Mumbu Ndumbi, 55, wasn’t big on fitness. Exercising wasn’t something she did consistently throughout her life. In her 50s, her body began to feel and act foreign.
“If I engaged in any activity, I had to take a nap to recover. I found the walk up any stairs challenging and was tired all the time. In fact, there was a time my son had to help me up the stairs because I was experiencing pain in my leg,” Mumbu says.
Last year, she started walking and working out with Judith Wahinya-Glover, a fitness trainer who helps older persons – anyone over the age of 50 - maintain a healthy and active lifestyle.
“The first time we walked at the Arboretum, I was the last one to finish and was panting seriously. Other people had to slow down for me to catch up. What was profound to me was knowing that we were agemates. The difference between us was that unlike me, they maintained an active lifestyle. I knew that if I was to enjoy my life, I needed to change,” she says.
Exercise is an integral part of our everyday health, including for those over the age of 50. Without movement, Judith says we reduce our chances of ageing gracefully.
“For older persons, exercising is basically functional to ensure that their joints and muscles are well oiled and primed for daily activities such as walking, lifting, and bending,” Judith says.
Getting her training from the International Sports Scientist Association, Judi as she’s popularly known, explains that as we age, bodies undergo a lot of physiological changes. Occurring at a snail’s pace, they are hard to notice. Metabolic rates slow down, and women particularly experience hormonal changes as well. This leads to effortless weight gain.
She adds: “This is further compounded by desk jobs and lifestyle habits characterised by processed foods and little to no movement. Unfortunately, the chicken comes home to roost just when life has begun. Pain, lack of strength and reduced functionality characterise the lives of inactive older persons leading to poor quality of life.”
Judi saw an opportunity in training older persons from the comfort of their homes as they tend to shy away from the gym. Some are self-conscious because they regard themselves as too old to work out while others feel uncared for by gym instructors as they may lack the patience and knowledge to work with them. Additionally, gyms are not designed with them in mind.
“I chose to work with Judi because my exercises needed to change to reflect the changes in the body,” Doreen Karanja, who’s in her fifties says. “She also designed a personalised meal plan.”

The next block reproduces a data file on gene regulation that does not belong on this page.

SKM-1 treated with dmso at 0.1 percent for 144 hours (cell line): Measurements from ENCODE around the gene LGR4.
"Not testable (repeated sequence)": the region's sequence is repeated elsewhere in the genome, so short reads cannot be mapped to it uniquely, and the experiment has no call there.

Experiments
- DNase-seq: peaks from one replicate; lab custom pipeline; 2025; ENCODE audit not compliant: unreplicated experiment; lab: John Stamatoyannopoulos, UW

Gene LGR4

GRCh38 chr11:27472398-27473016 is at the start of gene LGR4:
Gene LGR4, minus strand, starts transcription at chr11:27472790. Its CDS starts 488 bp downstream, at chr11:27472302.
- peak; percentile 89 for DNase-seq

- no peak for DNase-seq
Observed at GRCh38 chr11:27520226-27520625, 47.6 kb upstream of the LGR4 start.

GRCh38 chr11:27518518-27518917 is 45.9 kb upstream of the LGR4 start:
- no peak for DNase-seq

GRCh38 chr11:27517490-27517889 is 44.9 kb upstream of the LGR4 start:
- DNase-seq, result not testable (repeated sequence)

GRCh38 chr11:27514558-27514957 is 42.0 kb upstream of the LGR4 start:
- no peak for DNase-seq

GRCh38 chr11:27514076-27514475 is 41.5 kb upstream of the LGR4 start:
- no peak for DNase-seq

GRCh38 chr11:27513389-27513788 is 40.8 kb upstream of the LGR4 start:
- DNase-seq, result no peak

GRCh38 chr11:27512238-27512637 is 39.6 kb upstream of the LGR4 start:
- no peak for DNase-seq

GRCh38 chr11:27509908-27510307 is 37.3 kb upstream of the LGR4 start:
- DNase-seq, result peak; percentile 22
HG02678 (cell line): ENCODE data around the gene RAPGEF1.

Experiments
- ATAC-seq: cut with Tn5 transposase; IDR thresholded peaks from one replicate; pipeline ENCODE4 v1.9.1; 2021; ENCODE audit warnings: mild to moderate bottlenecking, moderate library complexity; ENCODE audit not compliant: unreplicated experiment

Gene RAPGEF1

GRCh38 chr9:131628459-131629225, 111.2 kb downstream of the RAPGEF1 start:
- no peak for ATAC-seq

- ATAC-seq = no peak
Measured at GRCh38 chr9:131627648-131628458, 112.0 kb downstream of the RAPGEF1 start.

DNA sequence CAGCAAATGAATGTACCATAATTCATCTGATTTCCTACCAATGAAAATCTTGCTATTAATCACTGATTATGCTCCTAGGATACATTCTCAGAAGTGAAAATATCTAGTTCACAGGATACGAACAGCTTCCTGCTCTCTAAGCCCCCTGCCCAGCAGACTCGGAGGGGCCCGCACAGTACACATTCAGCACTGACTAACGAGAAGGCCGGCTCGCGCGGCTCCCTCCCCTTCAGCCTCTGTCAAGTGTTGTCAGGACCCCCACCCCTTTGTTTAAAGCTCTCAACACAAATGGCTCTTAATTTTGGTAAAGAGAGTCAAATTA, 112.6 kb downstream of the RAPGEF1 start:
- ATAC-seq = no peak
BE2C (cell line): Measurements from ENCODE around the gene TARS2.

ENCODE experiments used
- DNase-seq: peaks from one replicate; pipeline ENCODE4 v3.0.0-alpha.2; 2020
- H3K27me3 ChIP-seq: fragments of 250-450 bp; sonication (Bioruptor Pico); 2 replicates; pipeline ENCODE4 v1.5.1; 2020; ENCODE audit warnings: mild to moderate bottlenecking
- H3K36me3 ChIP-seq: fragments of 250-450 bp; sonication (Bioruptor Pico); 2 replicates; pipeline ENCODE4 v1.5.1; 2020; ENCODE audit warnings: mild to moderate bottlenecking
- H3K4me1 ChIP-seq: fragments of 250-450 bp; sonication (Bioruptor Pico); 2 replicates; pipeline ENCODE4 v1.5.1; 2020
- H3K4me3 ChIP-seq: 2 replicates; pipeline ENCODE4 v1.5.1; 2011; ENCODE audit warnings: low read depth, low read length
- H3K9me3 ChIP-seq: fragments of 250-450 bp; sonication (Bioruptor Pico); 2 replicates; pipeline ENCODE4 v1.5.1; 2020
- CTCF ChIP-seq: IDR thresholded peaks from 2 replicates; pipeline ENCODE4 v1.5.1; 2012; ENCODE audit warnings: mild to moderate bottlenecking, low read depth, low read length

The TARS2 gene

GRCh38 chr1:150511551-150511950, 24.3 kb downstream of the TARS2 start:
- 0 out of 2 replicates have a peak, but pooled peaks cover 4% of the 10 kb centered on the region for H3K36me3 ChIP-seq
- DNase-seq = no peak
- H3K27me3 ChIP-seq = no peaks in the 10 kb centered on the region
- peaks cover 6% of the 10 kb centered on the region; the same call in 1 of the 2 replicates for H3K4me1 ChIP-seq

Exercising tones the muscles and strengthens bones, improves blood circulation and enhances proper utilisation of oxygen, improves flexibility and strengthens body organs such as the heart and lungs.
The requirements are minimal: An exercising mat, comfortable shoes and exercising gear, weights and a chair, especially because those above the age of 65 might not be as agile. The chair should be stable, preferably without arms.
Workout should last for at least 30 minutes a day, and done thrice a week, to get the most out of it. It’s advisable to go to the doctor for a checkup before begining to identify any risk factors.
During workouts, start by focusing on aerobic exercises such as brisk walking for an hour a day. Walking burns more energy and is easy to start with. Taking the stairs instead of the lift counts.
“Simple muscle workouts maintain muscle mass and strength. Majority of these exercises can be done while seated, to ease your body into the routine,” the fitness trainer explains.
For upper body strengthening, perform seated bicep curls, shoulder presses, arm circles and the lateral raises which are good for the shoulders and arms. If weights are not available, fluid-filled bottles or canned foods can be used. Such exercises help increase strength, mobility and build endurance.
Core exercises are important to maintain proper posture essential in walking, bending, and sitting. Exercises such as seated knee to chest, weighted tummy twists and extended leg raises while holding or sitting on a chair will keep the back straight.
The legs require some love too because they carry everything else. While walking and running can be great, they may take a toll on the legs especially if there’s an injury.
Exercises such as squats done while supported by a chair, single and double knee extensions, half lunges and calf leg raises are good for the body and gentle on the knees.
“There are also floor exercises for those who are strong enough. However, you don’t need to overwork yourself as this could lead to injuries, the very thing we’re seeking to avoid,” Judi shares.
The food and nutrition graduate also offers diet and nutrition consultation noting the importance of combining exercises with a proper diet. Eat lots of fruits, vegetables, fiber from whole grains and lean meats especially fish and its bones since its packed with extra high levels of calcium, omega-3 fatty acids, zinc and vitamin A.
“Furthermore, reduce your food portions. Only eat when hungry. Two meals a day is all you need. Avoid eating too close to bed time because such food just piles up,” she adds.
Almost a year into consistent exercising, Mumbu is feeling like herself again. “The pain in my leg is past tense, I sleep better and experience less fatigue and I’m no longer panting or dreading the staircases. My advice to young people: start moving and keep moving consistently.”
For Doreen, she can finally catch glimpses of her waist line. “I am healthier and happy with myself. If you’re active when younger, you can transition easily.”